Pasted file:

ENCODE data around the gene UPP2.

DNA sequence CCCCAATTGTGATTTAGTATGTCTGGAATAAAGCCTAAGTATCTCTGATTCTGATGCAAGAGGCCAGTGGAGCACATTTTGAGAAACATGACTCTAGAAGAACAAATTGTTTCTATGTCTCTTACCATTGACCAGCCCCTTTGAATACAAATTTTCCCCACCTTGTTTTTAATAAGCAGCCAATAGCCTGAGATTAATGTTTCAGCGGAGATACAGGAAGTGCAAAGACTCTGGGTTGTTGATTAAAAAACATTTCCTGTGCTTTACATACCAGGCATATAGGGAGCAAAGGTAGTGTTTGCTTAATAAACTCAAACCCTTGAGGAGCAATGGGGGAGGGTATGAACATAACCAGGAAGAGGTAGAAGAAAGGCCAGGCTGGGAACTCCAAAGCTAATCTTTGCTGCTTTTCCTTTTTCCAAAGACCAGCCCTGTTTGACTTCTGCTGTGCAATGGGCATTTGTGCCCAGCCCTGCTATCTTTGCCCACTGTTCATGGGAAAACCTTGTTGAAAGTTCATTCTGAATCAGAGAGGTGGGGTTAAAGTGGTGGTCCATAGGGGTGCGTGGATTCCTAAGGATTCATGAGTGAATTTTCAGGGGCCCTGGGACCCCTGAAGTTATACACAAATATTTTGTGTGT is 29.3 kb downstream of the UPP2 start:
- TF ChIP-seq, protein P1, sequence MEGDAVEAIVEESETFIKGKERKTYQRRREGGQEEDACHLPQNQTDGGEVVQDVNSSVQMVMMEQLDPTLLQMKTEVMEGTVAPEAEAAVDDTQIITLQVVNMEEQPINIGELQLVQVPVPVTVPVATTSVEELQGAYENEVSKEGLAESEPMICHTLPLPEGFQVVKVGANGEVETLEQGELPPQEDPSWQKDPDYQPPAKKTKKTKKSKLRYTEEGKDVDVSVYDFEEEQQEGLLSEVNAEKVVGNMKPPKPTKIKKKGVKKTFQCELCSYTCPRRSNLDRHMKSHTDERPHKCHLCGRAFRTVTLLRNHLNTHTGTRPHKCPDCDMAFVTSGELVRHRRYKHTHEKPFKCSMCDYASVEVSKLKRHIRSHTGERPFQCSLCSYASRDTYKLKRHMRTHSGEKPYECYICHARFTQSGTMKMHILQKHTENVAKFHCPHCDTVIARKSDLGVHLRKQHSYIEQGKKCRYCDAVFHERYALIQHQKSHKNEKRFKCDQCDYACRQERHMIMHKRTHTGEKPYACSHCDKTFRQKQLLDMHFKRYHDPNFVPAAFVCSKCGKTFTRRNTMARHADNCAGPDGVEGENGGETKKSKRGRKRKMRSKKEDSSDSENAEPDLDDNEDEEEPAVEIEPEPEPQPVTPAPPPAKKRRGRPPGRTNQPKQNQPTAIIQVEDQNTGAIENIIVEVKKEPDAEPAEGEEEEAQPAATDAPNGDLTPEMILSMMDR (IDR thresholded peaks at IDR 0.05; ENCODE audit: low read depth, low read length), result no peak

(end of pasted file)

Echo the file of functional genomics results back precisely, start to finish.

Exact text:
ENCODE data around the gene UPP2.

DNA sequence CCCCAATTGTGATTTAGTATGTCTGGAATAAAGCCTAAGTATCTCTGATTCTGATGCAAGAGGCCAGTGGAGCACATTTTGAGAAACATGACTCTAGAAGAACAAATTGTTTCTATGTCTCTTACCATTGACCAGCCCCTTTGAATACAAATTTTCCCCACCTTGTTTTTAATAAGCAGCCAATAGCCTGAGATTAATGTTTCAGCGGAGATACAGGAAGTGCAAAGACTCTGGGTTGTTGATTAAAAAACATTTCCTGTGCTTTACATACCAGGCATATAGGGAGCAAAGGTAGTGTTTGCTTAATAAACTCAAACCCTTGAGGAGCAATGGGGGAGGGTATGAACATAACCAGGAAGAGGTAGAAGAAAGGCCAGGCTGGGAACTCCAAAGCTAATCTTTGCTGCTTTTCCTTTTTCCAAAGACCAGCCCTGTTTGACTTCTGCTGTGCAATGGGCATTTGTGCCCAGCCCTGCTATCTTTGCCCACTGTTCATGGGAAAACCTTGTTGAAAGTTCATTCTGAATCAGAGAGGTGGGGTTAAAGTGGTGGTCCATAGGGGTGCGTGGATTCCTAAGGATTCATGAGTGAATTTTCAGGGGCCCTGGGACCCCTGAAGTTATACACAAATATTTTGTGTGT is 29.3 kb downstream of the UPP2 start:
- TF ChIP-seq, protein P1, sequence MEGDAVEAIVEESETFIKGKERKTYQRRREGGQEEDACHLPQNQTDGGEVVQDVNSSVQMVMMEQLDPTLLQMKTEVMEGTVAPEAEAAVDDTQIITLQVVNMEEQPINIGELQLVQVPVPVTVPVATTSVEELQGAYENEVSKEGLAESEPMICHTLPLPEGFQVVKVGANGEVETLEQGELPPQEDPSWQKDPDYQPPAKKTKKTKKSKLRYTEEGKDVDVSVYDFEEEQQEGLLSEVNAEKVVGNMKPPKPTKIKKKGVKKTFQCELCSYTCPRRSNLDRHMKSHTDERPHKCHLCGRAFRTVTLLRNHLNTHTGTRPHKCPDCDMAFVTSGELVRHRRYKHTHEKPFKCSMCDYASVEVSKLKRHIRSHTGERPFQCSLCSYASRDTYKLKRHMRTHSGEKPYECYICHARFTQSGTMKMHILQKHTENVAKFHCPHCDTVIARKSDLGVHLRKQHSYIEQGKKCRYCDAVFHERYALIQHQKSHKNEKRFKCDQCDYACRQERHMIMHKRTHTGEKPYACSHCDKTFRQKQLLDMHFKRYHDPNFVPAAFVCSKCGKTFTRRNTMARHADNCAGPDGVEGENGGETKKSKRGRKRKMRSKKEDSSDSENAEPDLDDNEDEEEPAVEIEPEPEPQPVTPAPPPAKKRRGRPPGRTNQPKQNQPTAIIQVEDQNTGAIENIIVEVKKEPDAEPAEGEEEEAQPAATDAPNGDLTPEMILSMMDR (IDR thresholded peaks at IDR 0.05; ENCODE audit: low read depth, low read length), result no peak